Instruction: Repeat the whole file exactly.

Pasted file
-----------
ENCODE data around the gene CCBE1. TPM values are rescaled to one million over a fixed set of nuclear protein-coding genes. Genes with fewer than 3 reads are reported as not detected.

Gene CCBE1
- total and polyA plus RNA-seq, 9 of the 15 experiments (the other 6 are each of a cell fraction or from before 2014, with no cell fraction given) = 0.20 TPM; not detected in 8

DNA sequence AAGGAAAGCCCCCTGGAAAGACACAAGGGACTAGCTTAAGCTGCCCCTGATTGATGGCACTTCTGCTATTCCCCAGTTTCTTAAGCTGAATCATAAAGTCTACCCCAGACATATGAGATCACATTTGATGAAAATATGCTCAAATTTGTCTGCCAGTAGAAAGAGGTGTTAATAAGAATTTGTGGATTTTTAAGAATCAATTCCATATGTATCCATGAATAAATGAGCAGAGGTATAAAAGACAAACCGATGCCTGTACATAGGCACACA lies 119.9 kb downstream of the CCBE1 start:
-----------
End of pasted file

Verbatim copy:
ENCODE data around the gene CCBE1. TPM values are rescaled to one million over a fixed set of nuclear protein-coding genes. Genes with fewer than 3 reads are reported as not detected.

Gene CCBE1
- total and polyA plus RNA-seq, 9 of the 15 experiments (the other 6 are each of a cell fraction or from before 2014, with no cell fraction given) = 0.20 TPM; not detected in 8

DNA sequence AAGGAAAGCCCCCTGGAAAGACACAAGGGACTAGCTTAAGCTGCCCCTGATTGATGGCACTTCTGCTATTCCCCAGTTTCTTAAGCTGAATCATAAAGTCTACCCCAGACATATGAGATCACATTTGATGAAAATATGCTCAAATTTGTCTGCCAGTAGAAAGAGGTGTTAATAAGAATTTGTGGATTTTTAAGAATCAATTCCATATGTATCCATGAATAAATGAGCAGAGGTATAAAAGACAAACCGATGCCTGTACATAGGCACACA lies 119.9 kb downstream of the CCBE1 start: